07.29.2016
policy

Something Stinks in Massachusetts, and It's Not Dank Nugs

Boston's mayor and the state's governor are big on booze.

This coming November 8, Massachusetts has the chance to legalize recreational use of marijuana to adults over 21 years old by voting yes on the ballot's Marijuana Legalization Initiative. Given the victories both in 2008 (The Massachusetts Sensible Marijuana Policy Initiative decriminalized possession of up to an ounce of bud) and 2012 (The Massachusetts Medical Marijuana Initiative allows card-carrying patients to possess a 60-day supply), a good-faith observer might expect recreational to pass easily. After all, given the evidence of its victorious pro-cannabis elections, surely Massachusetts will prove to be among the country's more socially progressive states. Sadly, though, a string of bad press coupled with a two-headed political attack is threatening cannabis's winning streak in the Bay State.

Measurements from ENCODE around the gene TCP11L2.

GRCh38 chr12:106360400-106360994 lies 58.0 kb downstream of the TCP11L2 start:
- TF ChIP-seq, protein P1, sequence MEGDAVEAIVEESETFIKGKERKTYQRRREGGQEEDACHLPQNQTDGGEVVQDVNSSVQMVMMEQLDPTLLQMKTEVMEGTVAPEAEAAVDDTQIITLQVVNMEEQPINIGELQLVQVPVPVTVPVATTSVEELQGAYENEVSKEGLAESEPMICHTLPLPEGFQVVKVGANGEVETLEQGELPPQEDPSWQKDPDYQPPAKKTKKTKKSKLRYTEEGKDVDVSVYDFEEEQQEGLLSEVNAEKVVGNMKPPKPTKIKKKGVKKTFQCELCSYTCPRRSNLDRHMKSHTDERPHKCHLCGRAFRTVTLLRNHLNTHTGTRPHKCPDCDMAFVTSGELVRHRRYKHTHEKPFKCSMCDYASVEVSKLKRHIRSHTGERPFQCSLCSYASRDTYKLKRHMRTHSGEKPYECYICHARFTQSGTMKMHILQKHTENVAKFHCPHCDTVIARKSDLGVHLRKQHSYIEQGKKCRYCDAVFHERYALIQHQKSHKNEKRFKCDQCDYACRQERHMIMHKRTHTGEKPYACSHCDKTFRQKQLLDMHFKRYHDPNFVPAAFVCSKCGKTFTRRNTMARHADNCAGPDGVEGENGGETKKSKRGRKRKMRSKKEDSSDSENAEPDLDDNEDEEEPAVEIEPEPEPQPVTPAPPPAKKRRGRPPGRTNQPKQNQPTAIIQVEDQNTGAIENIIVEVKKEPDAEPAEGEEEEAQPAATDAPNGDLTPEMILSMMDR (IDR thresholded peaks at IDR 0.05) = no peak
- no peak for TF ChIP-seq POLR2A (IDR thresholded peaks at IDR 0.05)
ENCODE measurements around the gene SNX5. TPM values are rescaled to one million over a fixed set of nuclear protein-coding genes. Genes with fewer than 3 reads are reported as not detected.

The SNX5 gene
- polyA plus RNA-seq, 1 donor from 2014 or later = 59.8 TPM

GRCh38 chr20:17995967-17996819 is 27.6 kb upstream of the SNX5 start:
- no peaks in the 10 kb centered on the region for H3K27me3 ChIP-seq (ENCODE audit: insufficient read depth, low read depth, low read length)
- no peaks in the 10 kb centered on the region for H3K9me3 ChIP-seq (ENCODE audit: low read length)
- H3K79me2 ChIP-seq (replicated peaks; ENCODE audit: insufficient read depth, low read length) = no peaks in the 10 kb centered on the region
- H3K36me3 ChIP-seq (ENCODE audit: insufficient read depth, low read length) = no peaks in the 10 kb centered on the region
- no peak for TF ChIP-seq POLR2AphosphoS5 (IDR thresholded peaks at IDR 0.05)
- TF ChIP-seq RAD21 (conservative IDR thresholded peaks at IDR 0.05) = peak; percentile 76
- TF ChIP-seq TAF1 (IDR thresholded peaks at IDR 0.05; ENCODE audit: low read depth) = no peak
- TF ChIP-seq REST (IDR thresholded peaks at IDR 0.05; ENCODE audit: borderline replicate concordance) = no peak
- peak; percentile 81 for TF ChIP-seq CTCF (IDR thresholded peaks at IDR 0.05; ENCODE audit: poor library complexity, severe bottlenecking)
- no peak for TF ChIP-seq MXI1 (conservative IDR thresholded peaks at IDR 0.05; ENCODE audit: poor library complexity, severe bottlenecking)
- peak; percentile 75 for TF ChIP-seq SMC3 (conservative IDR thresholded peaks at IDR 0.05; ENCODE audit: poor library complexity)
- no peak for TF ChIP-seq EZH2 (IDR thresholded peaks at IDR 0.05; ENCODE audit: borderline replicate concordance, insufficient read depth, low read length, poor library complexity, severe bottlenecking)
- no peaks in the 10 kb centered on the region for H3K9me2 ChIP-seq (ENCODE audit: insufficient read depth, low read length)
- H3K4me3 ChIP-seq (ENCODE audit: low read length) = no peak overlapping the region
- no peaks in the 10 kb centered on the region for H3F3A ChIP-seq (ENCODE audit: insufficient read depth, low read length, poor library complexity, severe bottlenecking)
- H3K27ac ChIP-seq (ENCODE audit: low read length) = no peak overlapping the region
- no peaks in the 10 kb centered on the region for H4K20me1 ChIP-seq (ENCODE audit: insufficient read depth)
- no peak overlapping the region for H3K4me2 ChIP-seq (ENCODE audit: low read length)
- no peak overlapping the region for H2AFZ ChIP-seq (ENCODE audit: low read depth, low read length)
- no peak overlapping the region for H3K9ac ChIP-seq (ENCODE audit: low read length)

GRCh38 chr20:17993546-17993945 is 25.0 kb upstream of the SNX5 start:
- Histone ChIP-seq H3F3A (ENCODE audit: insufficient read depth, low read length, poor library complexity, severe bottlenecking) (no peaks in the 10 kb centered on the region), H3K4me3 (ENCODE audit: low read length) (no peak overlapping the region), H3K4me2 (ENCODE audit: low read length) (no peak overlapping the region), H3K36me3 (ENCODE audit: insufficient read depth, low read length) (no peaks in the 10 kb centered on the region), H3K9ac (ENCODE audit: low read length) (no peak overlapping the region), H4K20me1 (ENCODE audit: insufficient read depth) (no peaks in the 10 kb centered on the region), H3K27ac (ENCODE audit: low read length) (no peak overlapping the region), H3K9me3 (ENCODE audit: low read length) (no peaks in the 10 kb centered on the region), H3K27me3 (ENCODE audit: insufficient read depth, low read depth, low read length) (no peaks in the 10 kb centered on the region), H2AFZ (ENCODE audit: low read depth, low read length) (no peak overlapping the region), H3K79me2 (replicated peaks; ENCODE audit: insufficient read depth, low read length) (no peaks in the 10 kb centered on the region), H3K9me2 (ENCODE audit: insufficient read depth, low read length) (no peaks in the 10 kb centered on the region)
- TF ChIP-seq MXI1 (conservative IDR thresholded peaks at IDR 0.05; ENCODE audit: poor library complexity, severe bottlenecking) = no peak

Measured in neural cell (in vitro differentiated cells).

The Marijuana Legalization Initiative was proposed and spearheaded by the Campaign to Regulate Marijuana Like Alcohol in Massachusetts. The organization submitted 70,739 petition signatures (nearly 6,000 more than needed) from residents in favor of legalizing cannabis purchased through retail stores for personal use to the Secretary of State in December, 2015. Despite that initial momentum,  the legalization initiative is gearing up for a battle as November creeps closer.

Governor Baker and Mayor Walsh are both currently battling for more liquor licenses and longer drinking hours for Massachusetts.

Massachusetts Governor Charlie Baker, along with Boston's Mayor, Marty Walsh, are speaking out against allowing personal pot use in the state. The two politicians have launched a group named Campaign for a Safe and Healthy Massachusetts to squash normalized recreational weed law. The anti-weed campaign has enlisted an army of doctors, law-enforcement officials, and so-called addiction specialists. 

Ignoring the success with tax revenue from recreational marijuana sales in Oregon, Colorado, Alaska, Washington, and Washington D.C., which potentially can generate $100 million per year for each state, Baker and Walsh focus on attacking with the cost of marijuana-related emergencies and treatment, the oldie but goodie "gateway drug" argument, and the threat of children's easy access to edibles if the law passes.

Image via Flickr